The chauffeur nodded quickly, “Oh yes sir they are fine, all of them. They’d stayed out last night a little longer, from what I gather, and were not anywhere near the bomb strikes. There were just two strikes last night sir, the one you had the misfortune to encounter and the other some five miles south. A few deaths sadly, but the band were fine.”
A wave of reality with this damned war struck Al with renewed vigour, “Odd thing is dear boy, I barely heard a thing last night. I thought I did at one point but perhaps that had been a dream. You can imagine my shock when I awoke this morning to carnage. And there I’d been, fast asleep throughout. Awful. Such damage, and I slept through it all. Shameful.”
The chauffeur shook his head, “It happens sir, believe it or not. Never underestimate just how deep one can sleep. It’s no bad thing sir, maybe just as well it happens that way in some cases. Dare say it saves a lot of suffering and sorrow in those moments.”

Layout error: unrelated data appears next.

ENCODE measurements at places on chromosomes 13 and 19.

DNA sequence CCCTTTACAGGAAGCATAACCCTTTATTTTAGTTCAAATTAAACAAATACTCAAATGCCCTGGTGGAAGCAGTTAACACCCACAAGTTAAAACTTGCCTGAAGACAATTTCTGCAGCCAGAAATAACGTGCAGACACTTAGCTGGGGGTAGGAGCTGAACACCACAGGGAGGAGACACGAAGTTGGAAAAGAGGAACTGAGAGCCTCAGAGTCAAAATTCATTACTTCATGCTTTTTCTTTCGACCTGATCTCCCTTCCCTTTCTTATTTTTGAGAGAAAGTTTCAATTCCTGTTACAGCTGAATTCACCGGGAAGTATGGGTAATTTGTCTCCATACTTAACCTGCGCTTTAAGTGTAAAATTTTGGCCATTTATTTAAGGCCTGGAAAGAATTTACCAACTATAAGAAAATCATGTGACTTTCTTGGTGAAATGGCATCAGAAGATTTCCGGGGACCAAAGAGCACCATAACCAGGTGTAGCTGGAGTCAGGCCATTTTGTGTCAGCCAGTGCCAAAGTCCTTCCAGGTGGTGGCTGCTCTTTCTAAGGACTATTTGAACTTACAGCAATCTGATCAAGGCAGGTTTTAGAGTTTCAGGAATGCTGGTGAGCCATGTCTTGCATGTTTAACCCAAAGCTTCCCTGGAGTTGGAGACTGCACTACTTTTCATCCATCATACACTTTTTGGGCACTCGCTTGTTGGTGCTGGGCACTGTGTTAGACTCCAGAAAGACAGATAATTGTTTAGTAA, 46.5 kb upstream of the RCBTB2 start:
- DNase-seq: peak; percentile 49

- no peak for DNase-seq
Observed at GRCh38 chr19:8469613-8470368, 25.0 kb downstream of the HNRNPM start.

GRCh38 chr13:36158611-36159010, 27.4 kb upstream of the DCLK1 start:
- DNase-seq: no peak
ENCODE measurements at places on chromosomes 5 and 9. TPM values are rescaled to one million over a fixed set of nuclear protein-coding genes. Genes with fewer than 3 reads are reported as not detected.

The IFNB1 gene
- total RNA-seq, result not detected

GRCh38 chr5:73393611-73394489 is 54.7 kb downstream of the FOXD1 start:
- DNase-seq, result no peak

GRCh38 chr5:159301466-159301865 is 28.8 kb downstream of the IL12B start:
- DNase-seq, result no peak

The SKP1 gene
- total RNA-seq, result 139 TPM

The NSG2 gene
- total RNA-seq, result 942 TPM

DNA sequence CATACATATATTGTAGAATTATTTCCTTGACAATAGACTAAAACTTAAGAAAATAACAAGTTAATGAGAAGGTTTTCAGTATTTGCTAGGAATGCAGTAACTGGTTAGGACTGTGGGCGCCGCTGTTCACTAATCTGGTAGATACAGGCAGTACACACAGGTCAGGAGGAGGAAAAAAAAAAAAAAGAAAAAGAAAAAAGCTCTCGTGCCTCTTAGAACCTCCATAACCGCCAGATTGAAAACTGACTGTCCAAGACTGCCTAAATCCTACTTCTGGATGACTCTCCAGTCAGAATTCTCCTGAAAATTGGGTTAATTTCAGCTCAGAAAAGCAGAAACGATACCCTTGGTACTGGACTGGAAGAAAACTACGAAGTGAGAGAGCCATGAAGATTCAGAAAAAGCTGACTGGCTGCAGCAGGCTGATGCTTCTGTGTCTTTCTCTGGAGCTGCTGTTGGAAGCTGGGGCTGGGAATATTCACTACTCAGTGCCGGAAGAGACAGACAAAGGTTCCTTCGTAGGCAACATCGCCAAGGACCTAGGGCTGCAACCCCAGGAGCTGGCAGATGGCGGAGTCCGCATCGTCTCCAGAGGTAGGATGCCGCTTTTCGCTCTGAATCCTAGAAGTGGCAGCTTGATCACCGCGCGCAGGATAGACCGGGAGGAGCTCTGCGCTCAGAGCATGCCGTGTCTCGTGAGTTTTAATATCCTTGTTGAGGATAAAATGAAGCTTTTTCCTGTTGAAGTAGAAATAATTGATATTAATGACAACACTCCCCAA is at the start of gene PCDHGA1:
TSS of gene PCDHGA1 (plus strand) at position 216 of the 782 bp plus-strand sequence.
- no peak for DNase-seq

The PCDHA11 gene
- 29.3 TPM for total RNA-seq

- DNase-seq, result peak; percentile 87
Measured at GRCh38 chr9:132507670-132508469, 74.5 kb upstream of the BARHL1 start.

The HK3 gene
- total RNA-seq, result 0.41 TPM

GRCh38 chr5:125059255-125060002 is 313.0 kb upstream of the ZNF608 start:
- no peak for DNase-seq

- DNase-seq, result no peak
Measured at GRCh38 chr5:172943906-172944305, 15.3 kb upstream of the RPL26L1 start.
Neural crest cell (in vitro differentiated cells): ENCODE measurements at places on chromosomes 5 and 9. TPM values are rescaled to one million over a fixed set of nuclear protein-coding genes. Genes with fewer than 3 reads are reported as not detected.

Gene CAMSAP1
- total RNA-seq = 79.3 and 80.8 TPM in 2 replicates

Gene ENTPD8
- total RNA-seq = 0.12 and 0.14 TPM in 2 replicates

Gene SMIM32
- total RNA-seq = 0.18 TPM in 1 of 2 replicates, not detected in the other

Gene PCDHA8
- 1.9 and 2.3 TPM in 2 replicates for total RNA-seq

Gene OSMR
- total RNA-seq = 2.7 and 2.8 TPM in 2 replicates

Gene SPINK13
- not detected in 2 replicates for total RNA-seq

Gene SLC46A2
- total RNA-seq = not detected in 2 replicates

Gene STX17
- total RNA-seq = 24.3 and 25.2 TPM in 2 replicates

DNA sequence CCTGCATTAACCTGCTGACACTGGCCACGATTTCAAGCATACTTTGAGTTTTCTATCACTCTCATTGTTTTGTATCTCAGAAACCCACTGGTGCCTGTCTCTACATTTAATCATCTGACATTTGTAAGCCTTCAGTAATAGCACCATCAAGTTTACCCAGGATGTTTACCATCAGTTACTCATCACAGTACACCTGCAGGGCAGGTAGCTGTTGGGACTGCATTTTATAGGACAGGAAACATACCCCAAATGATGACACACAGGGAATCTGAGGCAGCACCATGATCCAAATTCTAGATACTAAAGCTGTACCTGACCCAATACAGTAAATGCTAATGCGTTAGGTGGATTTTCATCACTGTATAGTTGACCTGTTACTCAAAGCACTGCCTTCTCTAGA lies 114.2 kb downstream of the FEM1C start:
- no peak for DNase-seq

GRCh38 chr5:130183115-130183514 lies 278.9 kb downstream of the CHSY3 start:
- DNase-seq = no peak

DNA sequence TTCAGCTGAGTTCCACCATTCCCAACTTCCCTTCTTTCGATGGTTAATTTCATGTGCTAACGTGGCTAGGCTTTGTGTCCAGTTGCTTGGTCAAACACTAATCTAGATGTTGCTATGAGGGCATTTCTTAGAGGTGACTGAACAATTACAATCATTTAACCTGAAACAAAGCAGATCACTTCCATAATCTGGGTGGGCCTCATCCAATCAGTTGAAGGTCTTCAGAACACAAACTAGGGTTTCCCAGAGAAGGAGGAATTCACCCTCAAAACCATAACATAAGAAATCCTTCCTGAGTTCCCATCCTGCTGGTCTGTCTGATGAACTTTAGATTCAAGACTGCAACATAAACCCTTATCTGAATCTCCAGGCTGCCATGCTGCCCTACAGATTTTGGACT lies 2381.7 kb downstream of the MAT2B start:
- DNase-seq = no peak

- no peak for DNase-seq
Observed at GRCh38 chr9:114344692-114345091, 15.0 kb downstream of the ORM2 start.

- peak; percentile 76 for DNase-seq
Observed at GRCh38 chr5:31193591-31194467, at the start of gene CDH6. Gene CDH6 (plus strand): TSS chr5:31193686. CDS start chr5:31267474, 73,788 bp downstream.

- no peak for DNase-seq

Al reflected on the chauffeur’s comments. He had a point.
AL looked at the chauffeur closely, unsure if he was the same man that had picked him up the night before. Such an easy manner, a confidence and calmness even, that was reassuring.
“Did you pick me up yesterday for the show my boy? Seems a little hazy now I think of it,” surmised Al.
“No not yesterday sir. That would have been someone else.”
Al pondered this a moment, “But you have picked me up previously for shows, here in London I’m certain of it.”
The chauffeur nodded and smiled.
“Exactly! I thought as much,” finished Al.
The silence took hold as they trundled along.
Al gazed out the window.
It was especially grey today and even the hustle and bustle, a constant whirring backstage to London life, lacked its usual vigour.
Al started to sing a little to warm his voice but also to provide a softer accompaniment to the journey. The chauffeur grinned softly and nodded his head, “Still got it sir. Sound a million dollars. No matter what befalls us, we always have music and fine folk like you to sing us out,” added the chauffeur.